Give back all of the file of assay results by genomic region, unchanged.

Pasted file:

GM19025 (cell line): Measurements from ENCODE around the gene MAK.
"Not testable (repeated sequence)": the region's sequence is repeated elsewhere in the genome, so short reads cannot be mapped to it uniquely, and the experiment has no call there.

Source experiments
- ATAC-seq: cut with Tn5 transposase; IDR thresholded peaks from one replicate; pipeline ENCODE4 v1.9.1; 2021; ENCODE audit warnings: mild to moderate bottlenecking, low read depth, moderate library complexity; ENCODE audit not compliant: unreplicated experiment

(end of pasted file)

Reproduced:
GM19025 (cell line): Measurements from ENCODE around the gene MAK.
"Not testable (repeated sequence)": the region's sequence is repeated elsewhere in the genome, so short reads cannot be mapped to it uniquely, and the experiment has no call there.

Source experiments
- ATAC-seq: cut with Tn5 transposase; IDR thresholded peaks from one replicate; pipeline ENCODE4 v1.9.1; 2021; ENCODE audit warnings: mild to moderate bottlenecking, low read depth, moderate library complexity; ENCODE audit not compliant: unreplicated experiment